The Berlin Pulse > 2018 > Julia Harrer

Leaving the Comfort Zone?

While Germany prepares for the UN Security Council, the majority of Germans continue to prefer restraint in foreign policy. By Julia Harrer, Editor THE BERLIN PULSE

Has Germany really done enough to end the war in Syria? Was EU Eastern enlargement in 2004 the right decision? And is China’s growing influence positive or negative? Half of the German population answers: “Yes!” The other half determinedly says: “No!” The results of Körber Foundation’s most recent representative survey on Germans’ foreign policy attitudes demonstrate that the German public is divided about certain foreign policy issues. At the same time, our numbers demonstrate that the majority of German citizens are strongly interested in foreign policy and want Germany to stand up for European values.

Even though almost two thirds of German citizens think that the European Union is not on the right track, Germans strongly believe in the value of Europe: preserving peace and securing freedom of expression, the rule of law and democracy is what the majority of Germans regard as the EU’s most important achievements. This might be one of the reasons why three quarters of them expect their country to work towards sanctioning EU member states that do not respect those fundamental values, for instance by cutting financial resources that these states receive from the EU budget. It might feed well into the stereotype about “strict” Germans who love rules and regulations.
Germany “has a certain tendency” to be a moraliser, as Polish researcher Marek Cichocki told THE BERLIN PULSE. However, the result could also be an encouraging sign that the majority of Germans are willing to defend a value-based system, especially at times when political polarisation is widening at home and abroad.

Since 2014, the “Munich Consensus” on Germany’s responsibility to take on a more active international role has defined the discourse and rhetoric of policy-makers and experts in Berlin. Four years later, however, the German public still does not seem to be convinced. Körber Foundation’s polls measure the German perspective on the question of involvement or restraint since 2014, and, over the years, our records do not display any change in mentality: while 41 percent of Germans believe their country should become more strongly involved in international crises (and 52 percent among 18- to 34-year-olds), 55 percent continue to prefer restraint (43 percent among 18- to 34-year-olds).

Considering the country’s past after the Second World War, it took Germany a long time to regain confidence in its international role. The question about involvement or restraint will hence stay with us. In an increasingly volatile international environment, the message that Europe needs to take its fate into its own hands (Angela Merkel) seems to have resonated at least in some regards: the number of Germans who think that Germany should increase its defence spending has grown from 32 percent in 2017 to 43 percent in 2018. This is a significant shift, also against the backdrop of the US’ continuous pressure on its NATO ally.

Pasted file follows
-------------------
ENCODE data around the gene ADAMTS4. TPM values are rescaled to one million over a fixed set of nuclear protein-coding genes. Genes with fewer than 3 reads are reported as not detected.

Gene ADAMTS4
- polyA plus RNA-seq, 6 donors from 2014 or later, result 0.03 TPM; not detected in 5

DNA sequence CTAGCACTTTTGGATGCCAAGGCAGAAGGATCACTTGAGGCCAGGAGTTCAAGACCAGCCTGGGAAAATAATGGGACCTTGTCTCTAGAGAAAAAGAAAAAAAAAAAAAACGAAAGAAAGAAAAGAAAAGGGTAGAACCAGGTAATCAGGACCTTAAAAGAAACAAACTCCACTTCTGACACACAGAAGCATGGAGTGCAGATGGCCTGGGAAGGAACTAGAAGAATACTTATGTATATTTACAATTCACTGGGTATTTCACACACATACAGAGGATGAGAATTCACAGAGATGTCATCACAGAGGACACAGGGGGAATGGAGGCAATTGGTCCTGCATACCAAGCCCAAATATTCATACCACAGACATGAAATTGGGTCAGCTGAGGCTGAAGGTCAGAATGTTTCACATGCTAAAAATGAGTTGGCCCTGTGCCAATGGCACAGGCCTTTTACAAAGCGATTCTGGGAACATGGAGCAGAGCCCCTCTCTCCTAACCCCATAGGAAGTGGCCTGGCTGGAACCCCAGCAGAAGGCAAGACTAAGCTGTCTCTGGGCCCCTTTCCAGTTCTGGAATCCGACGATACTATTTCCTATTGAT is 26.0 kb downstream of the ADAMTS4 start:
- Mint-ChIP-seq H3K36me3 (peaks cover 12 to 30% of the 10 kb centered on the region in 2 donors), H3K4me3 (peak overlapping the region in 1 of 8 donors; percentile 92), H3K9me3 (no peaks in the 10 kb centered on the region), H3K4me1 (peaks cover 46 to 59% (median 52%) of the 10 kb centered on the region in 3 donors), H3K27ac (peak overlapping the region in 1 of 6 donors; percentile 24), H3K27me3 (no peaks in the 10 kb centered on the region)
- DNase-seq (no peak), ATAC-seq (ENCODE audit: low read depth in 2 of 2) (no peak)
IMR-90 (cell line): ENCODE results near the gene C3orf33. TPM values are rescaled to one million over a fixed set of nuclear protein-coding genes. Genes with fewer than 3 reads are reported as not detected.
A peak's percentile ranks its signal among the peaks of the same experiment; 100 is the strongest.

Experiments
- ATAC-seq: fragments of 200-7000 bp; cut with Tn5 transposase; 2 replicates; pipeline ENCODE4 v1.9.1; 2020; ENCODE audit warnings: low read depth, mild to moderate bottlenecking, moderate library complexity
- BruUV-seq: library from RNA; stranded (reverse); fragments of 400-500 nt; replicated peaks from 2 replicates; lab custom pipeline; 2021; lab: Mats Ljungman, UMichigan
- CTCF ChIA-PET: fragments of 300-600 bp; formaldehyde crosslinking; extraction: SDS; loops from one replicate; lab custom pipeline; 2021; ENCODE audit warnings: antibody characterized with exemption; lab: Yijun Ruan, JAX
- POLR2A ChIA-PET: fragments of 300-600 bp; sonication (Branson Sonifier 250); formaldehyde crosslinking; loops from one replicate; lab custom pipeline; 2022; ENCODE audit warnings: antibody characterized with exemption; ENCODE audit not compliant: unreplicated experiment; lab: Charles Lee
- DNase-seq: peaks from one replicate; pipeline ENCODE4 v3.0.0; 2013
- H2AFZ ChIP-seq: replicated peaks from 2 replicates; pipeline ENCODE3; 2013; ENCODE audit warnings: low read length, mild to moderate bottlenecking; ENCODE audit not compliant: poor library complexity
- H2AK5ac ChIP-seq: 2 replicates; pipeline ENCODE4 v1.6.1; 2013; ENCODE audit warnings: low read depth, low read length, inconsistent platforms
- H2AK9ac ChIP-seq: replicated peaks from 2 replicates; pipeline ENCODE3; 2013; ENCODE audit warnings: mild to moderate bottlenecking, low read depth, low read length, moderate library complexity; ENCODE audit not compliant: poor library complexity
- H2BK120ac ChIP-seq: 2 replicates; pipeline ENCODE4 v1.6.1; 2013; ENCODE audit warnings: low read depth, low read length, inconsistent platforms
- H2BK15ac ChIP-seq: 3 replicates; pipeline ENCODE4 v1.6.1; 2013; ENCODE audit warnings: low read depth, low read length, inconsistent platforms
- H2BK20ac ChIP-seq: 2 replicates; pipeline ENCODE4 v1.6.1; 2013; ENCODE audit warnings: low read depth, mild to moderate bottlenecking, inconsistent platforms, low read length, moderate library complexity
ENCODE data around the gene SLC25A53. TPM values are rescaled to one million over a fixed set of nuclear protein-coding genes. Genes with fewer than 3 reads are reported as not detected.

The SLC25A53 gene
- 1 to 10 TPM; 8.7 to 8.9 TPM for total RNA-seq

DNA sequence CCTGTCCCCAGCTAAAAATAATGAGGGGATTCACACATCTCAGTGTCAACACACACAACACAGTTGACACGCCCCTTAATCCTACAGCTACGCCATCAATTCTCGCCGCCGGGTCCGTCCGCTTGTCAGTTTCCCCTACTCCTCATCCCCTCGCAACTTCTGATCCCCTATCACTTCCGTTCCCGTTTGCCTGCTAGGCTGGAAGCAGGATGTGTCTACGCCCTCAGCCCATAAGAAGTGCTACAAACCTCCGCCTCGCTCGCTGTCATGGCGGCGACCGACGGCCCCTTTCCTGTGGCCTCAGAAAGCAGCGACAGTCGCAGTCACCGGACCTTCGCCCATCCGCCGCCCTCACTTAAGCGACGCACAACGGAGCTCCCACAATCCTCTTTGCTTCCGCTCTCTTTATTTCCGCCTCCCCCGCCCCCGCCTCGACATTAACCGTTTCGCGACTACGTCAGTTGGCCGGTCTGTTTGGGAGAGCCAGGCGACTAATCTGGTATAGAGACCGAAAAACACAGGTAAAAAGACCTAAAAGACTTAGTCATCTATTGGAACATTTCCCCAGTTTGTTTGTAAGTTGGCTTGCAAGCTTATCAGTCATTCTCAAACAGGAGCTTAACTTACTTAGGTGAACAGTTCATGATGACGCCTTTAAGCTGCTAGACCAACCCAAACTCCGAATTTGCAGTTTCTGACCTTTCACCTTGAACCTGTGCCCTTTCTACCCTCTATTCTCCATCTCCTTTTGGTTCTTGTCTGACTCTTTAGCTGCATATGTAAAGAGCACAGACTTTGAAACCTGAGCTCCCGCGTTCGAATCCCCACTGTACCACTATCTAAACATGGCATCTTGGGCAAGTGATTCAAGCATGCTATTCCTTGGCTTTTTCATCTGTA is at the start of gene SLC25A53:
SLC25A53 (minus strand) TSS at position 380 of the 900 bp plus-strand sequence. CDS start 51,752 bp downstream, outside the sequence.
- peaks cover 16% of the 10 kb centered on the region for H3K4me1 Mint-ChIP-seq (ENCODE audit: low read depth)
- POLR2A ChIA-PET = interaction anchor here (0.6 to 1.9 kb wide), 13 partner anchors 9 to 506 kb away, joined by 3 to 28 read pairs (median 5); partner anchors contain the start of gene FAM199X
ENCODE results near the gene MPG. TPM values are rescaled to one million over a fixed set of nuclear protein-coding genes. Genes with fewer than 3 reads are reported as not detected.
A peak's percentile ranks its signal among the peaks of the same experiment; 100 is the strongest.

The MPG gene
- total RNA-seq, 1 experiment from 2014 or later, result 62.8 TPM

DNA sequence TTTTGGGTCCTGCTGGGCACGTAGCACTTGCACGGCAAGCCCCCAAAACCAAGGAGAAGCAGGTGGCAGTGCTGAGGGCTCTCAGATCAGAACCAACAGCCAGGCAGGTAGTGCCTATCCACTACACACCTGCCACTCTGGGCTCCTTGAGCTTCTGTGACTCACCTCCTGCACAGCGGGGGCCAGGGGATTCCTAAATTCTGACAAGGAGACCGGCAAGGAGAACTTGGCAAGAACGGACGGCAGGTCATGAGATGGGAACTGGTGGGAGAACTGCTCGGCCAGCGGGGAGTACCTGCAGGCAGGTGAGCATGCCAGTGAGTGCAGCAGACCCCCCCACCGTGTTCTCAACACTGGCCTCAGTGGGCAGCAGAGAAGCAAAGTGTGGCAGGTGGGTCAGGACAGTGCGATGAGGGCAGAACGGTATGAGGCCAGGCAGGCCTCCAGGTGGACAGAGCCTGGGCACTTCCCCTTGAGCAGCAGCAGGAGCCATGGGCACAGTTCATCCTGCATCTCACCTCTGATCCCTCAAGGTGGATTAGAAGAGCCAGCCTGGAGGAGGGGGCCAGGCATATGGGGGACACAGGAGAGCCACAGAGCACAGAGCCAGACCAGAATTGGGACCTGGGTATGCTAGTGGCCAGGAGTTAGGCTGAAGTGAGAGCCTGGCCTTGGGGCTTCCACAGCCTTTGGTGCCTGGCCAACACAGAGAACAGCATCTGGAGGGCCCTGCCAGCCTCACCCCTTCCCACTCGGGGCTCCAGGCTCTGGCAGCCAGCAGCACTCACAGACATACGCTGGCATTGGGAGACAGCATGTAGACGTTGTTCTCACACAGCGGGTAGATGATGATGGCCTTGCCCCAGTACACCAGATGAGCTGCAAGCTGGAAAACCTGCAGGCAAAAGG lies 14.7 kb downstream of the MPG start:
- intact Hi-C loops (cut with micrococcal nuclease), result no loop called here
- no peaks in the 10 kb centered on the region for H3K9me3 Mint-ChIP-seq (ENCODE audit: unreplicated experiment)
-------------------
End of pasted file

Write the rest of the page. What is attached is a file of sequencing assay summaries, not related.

Despite tensions within the common alliance, two thirds of the German public have a “somewhat positive” or “very positive” view of NATO. At the same time, from the German perspective, the transatlantic relationship is in bad shape: taken together, 73 percent of Germans describe relations with the US as “somewhat bad” or “very bad” (compared to 56 percent in 2017), and almost half of the German population believes Germany should cooperate less with the US – a cold breeze is blowing over the Atlantic. In contrast, according to results of the Pew Research Center, seven out of ten Americans consider the relationship as somewhat / very good. Furthermore, only 38 percent of Germans think that having close relations with the US is more important than having a close relationship with Russia (32 percent).

Germany’s Foreign Minister told THE BERLIN PULSE that he stands ready to “defend multilateralism” and the rules-based international order. While Germany prepares for its non-permanent seat on the UN Security Council in 2019 / 2020, the majority of Germans do not seem ready to leave the comfort zone. Yet, Germany will be asked to react quickly to international crises and deliver on the promises it made to take on more international responsibility. For German policy-makers, the balancing act between international expectations and explaining its decisions on the ever-cautious home front will be an even greater challenge.

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